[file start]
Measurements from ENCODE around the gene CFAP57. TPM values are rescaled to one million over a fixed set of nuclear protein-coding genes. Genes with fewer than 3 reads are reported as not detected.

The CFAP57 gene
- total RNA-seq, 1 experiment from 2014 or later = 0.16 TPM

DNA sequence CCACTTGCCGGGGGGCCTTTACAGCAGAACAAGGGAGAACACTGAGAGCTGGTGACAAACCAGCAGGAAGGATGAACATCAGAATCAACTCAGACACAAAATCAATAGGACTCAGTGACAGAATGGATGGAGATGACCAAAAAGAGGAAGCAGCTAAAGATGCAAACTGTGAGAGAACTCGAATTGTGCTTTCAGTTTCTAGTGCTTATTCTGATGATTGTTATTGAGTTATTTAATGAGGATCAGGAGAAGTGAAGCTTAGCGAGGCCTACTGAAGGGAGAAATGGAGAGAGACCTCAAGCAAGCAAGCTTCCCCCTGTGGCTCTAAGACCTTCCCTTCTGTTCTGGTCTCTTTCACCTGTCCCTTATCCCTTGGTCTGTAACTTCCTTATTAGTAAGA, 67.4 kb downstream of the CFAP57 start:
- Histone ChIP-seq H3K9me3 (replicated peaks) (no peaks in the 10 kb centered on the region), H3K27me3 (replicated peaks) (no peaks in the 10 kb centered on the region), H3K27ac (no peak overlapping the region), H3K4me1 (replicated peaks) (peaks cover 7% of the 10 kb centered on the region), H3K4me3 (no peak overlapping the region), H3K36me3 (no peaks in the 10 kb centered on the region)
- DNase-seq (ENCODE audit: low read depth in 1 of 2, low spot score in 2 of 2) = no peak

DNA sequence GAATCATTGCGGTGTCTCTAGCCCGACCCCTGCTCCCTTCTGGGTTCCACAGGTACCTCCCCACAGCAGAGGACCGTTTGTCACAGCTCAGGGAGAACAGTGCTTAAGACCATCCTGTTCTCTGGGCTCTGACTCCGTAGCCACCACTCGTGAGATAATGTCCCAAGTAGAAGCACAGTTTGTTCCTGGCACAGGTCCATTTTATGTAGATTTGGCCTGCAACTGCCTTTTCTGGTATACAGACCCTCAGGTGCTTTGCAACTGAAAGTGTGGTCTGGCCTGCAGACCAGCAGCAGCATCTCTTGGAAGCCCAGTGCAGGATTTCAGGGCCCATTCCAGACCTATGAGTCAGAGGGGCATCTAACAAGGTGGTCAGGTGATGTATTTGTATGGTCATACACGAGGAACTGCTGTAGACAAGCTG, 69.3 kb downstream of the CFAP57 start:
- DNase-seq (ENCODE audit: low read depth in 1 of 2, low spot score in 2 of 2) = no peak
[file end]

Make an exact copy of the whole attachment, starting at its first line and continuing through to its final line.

Measurements from ENCODE around the gene CFAP57. TPM values are rescaled to one million over a fixed set of nuclear protein-coding genes. Genes with fewer than 3 reads are reported as not detected.

The CFAP57 gene
- total RNA-seq, 1 experiment from 2014 or later = 0.16 TPM

DNA sequence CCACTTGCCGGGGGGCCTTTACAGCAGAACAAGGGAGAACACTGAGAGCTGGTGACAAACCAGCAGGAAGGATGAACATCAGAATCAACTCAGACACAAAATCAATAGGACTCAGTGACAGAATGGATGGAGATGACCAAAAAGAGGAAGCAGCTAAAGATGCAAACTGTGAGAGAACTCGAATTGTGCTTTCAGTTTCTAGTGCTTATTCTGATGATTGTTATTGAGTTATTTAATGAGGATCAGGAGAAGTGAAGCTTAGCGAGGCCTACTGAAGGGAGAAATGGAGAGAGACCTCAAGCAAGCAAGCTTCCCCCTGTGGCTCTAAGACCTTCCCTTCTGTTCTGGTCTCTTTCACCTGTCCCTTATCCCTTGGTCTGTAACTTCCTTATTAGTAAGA, 67.4 kb downstream of the CFAP57 start:
- Histone ChIP-seq H3K9me3 (replicated peaks) (no peaks in the 10 kb centered on the region), H3K27me3 (replicated peaks) (no peaks in the 10 kb centered on the region), H3K27ac (no peak overlapping the region), H3K4me1 (replicated peaks) (peaks cover 7% of the 10 kb centered on the region), H3K4me3 (no peak overlapping the region), H3K36me3 (no peaks in the 10 kb centered on the region)
- DNase-seq (ENCODE audit: low read depth in 1 of 2, low spot score in 2 of 2) = no peak

DNA sequence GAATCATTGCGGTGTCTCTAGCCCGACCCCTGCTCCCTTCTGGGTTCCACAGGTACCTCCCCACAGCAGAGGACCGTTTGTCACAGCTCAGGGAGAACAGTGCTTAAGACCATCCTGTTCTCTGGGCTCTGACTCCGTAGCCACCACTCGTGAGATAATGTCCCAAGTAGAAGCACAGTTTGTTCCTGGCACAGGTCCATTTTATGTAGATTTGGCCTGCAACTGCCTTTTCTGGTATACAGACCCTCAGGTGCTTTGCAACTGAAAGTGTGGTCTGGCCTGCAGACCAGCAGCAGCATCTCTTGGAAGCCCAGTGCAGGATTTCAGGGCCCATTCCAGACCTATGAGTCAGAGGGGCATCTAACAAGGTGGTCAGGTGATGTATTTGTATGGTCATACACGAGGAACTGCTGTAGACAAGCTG, 69.3 kb downstream of the CFAP57 start:
- DNase-seq (ENCODE audit: low read depth in 1 of 2, low spot score in 2 of 2) = no peak